Rest Breaks Must be Provided During a Shift Longer Than 3.5 Hours.
Employers are also required to provide paid rest breaks to non-exempt employees who are scheduled to work more than 3.5 hours in a day. Employers must count rest periods as time worked, and must authorize and provide employees with a 10-minute rest in a 3.5 to 6 hour shift, 20 minutes rest in a shift longer than 6 hours but no more than 10 hours, and 30 minutes rest in a shift more than 10 hours but no more than 14 hours. Failing to account for the mandated rest periods in scheduling and assigning shifts may be considered a denial of the rest period, which could subject employers to a penalty (e.g., payment of one additional hour of pay at the employee’s regular rate of pay).
Employers must make a good faith effort to authorize and permit the 10-minute rest periods in the middle of each 4-hour period to the extent it is practical (e.g., at or near 2-hours into the shift). Within an eight-hour shift, one rest break should generally fall on either side of the meal period.
In summary, employers must authorize and provide rest periods to employees. As with meal periods, however, employers need not ensure that employees actually take the rest periods.
What This Means For You
All employers should have policies in place informing employees of their right to take mandated rest and meal periods and explaining that failure to do so can lead to discipline, up to and including termination of employment. However, with the Supreme Court’s new ruling, employers need not require employees to clock in and out for rest periods (although it is still a good idea to do so for meal periods, which are unpaid). Employers should see a decrease in the number of wage and hour class actions based on meal and rest break violations as a result of this ruling, as employees will now be required to prove that they were not allowed to take breaks, rather than simply that they worked through their breaks.
Move over, Big Law. Small Law is in. And the trend has proven to be more than a temporary reaction to the 2008 financial meltdown. Four years later, corporate lawyers are flocking to small firms.
Some lawyers call it disaggregation, and it reflects a change in the way the legal industry operates. Small firms are flourishing because clients’ demands have evolved over the years. Rather than relying on one firm and paying for a package of legal needs, clients are turning to different firms, and in some cases to legal support businesses, for different tasks. While the economic downturn certainly encouraged clients to search for more cost-effective legal representation, many clients had already come to think that they were throwing money away by sending all their work to big firms.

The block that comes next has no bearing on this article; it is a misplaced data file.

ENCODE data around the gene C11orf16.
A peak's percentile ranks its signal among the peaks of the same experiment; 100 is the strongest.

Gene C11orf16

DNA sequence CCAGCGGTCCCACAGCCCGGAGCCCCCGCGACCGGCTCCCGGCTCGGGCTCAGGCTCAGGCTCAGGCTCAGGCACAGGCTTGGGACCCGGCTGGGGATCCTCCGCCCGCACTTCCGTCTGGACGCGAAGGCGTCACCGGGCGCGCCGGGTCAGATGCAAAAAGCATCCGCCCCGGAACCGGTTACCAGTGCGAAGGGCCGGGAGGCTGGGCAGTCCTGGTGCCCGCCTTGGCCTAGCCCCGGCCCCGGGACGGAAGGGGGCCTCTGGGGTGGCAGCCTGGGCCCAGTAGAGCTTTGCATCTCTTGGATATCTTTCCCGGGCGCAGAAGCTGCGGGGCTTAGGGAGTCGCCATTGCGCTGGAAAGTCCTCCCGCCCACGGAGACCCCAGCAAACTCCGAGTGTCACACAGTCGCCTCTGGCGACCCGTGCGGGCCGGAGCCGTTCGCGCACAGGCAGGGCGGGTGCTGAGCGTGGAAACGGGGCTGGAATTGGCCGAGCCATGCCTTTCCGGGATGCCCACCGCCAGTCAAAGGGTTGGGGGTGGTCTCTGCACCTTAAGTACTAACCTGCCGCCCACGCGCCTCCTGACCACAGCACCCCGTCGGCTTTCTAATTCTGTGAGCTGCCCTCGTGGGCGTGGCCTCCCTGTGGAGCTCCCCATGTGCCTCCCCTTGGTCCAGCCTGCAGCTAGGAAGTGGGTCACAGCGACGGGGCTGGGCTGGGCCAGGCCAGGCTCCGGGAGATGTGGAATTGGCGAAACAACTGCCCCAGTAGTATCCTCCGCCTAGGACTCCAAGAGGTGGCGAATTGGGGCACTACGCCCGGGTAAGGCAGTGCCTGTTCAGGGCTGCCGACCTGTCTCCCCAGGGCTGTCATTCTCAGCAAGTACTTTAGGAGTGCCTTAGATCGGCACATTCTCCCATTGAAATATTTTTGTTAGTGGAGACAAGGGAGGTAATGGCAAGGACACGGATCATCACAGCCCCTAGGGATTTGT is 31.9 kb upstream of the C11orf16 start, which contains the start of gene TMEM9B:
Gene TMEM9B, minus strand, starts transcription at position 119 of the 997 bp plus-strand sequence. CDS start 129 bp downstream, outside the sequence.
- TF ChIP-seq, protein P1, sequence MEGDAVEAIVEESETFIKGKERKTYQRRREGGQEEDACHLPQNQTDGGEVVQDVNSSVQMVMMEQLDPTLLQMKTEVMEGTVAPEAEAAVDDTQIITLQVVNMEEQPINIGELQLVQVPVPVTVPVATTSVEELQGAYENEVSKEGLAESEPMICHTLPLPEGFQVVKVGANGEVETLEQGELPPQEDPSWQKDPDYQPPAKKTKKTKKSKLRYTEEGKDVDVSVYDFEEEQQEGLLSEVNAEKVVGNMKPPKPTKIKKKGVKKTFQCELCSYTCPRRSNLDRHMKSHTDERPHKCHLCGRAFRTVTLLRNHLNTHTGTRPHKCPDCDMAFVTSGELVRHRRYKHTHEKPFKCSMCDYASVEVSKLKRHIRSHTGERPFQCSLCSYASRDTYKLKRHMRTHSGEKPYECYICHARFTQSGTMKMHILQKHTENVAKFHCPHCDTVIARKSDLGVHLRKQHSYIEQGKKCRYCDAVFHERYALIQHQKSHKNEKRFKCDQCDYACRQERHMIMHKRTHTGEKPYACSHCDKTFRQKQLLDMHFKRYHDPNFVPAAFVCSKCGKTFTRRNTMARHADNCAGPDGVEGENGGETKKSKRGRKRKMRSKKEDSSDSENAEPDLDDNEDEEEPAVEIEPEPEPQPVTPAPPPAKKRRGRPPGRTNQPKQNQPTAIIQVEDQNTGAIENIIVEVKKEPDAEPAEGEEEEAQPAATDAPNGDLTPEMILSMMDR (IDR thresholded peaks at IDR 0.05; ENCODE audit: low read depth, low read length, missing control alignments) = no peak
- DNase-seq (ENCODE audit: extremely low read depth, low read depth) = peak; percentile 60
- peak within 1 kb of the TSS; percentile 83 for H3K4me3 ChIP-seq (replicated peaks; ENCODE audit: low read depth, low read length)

The key has been the unbundling of legal services. This allows legal departments to match specific tasks with the right service providers. Converts point to high-priced first-year associates as an example of the problem with big firms. Some clients unknowingly pay nearly the same hourly rate for these inexperienced lawyers to review documents and perform discovery as they pay for partners to, say, write briefs and hold settlement conferences. By contrast, small firms aren’t saddled with the need to train armies of associates on the client’s dime.
The unbundling of tasks has also permitted firms to tap new technology to perform time-consuming jobs. They now rely on software to help speed some of the most burdensome e-discovery jobs, like document production and review, rather than hit up clients with first-year associate rates.
Beth Anisman has watched the evolution over the past decade. She was a lawyer for Lehman Brothers Holding Inc. before the financial firm declared bankruptcy in 2008; then she became the chief operating officer for the legal department of Barclays Capital Inc. She spent years managing legal operations for the two financial powerhouses before she struck out on her own to found B&Co Consulting in New York, which advises corporate lawyers on how to manage their clients’ needs. Much of her current work consists of advising corporate lawyers on which law firms and agencies to hire for which tasks.
Anisman advocates splitting up work and using small firms whenever possible. Before clients began breaking apart legal services, many would pay one brand-name law firm a huge fee to perform all legal duties. "Clients are smarter about how they manage their legal accounts," says Anisman. "They started to say to themselves, ‘What did I just buy?’ "
Consultant Peter Zeughauser has observed the same phenomenon from his perch in California. "I think big corporations are more careful about who they hire for what work," says the legal strategist, who founded Newport Beach–based Zeughauser Group in 1995. "They won’t automatically hire big firms, which is what they used to do. They’ve become more sophisticated, which means they hire firms that are right for each individual matter.
"There’s a lot of pressure from the general counsel’s office on the lawyers in the department to keep costs down," Zeughauser continues. "For a lot of the day-to-day work that needs to be done, they’re hiring small firms more and more."
That’s the case at American International Group, Inc. Eric Kobrick, AIG’s deputy general counsel, says he began hiring small firms to work for the insurance giant in 1997, the day he walked in the door. "The old structure—an hourly rate presented with no detail—has never been acceptable," Kobrick says. "Small firms, in general, are more flexible. They’re able to use rate flexibility, and still provide excellent service."